Reading the Man: A Portrait of Robert E. Lee Through His Private Letters
Elizabeth Brown Pryor
For the 200th anniversary of Robert E. Lee’s birth, a new portrait drawing on previously unpublished correspondence
Robert E. Lee’s war correspondence is well known, and here and there personal letters have found their way into print, but the great majority of his most intimate messages have never been made public. These letters reveal a far more complex and contradictory man than the one who comes most readily to the imagination, for it is with his family and his friends that Lee is at his most candid, most engaging, and most vulnerable. Over the past several years historian Elizabeth Brown Pryor has uncovered a rich trove of unpublished Lee materials that had been held in both private and public collections.
Her new book, a unique blend of analysis, narrative, and historiography, presents dozens of these letters in their entirety, most by Lee but a few by family members. Each letter becomes a departure point for an essay that shows what the letter uniquely reveals about Lee’s time or character. The material covers all aspects of Lee’s life—his early years, West Point, his work as an engineer, his relationships with his children and his slaves, his decision to join the South, his thoughts on military strategy, and his disappointments after defeat in the Civil War. The result is perhaps the most intimate picture to date of Lee, one that deftly analyzes the meaning of his actions within the context of his personality, his relationships, and the social tenor of his times.
Opportunity to work with Winfield Scott, who was the chairman.4 When Jefferson Davis, then secretary of war, ordered him in 1852 to become superintendent, Lee again tried to decline. This time he was not successful, though he sent three letters requesting a different assignment.5 When it appeared he would have to follow the orders, he wrote an uncharacteristically whining letter to his old comrade, P. G. T. Beauregard. He called it an “ill wind…that is driving me toward W.P.,” and lamented “the.
Testimony: Two Centuries of Letters, Speeches, Interviews, and Autobiographies (Baton Rouge: Louisiana State University Press, 1977) , pp. 100–101; and William Burke to Rev. R. R. Gurley, Algashland, February 9, 1867, MCL-VHS. 77. Daniel Feller, The Jacksonian Promise: America 1815–1840 (Baltimore: Johns Hopkins University Press, 1995), p. 61; Beyan, The American Colonization Society, pp. 2–3; Douglas R. Egerton, “‘Its Origin Is Not a Little Curious’: A New Look at the American Colonization.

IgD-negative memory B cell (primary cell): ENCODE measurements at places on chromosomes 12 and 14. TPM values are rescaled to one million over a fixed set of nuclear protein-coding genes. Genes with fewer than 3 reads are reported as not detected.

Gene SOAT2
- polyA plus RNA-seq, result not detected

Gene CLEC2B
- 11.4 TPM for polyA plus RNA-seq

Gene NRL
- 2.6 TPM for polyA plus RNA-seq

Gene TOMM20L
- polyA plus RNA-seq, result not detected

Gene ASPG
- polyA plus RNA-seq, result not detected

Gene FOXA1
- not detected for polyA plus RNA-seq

P. 465. 77. REL to EAL, Lexington, Va., November 16, 1865; to MCL, Lexington, November 21, 1865; and to EAL, Lexington, Va., December 5, 1865, all DE-LC. 78. REL to WHFL, Lexington, Va., November 15, 1867, GBL-VHS. Other examples of overt matchmaking for his sons are in REL to Col. Chas S. Venable, Lexington, Va., March 8, 1866, Minor-Venable Papers, UVa; and REL to REL Jr., August 1867, quoted in Nagel, Lees of Virginia, p. 290. 79. Zimmer, ed., Housekeeping Book, p. 51; Mittie Williams.
Grant, The Papers of Ulysses S. Grant, 13 vols., ed. John Y. Simon (Carbondale: Southern Illinois University Press, 1982), 10:110–11n. 69. Again, numbers are never fast, but estimates show Lee had about 75,000 troops to the Union’s 83,000. Wagner et al., Civil War Desktop Reference, p. 282. 70. Ewell quoted in Donald C. Pfanz, “Richard Stoddert Ewell,” ANB 7:641. Lee also reportedly criticized Ewell after the war: see Allan, “Memoranda of Conversations,” pp. 11, 14–15, 18. 71. Allan,.
Demerit. After graduating first in the class, Mason left the army and had a distinguished career as a federal judge and the commissioner of patents. Years later he would have reason to look wistfully at the comparative success of his rival. “General Lee is winning great renown as a great captain,” Mason confided to his diary in 1864. “Some of the English writers place him next to Napoleon and Wellington. I once excelled him and might have been his equal yet perhaps if I had remained in the army.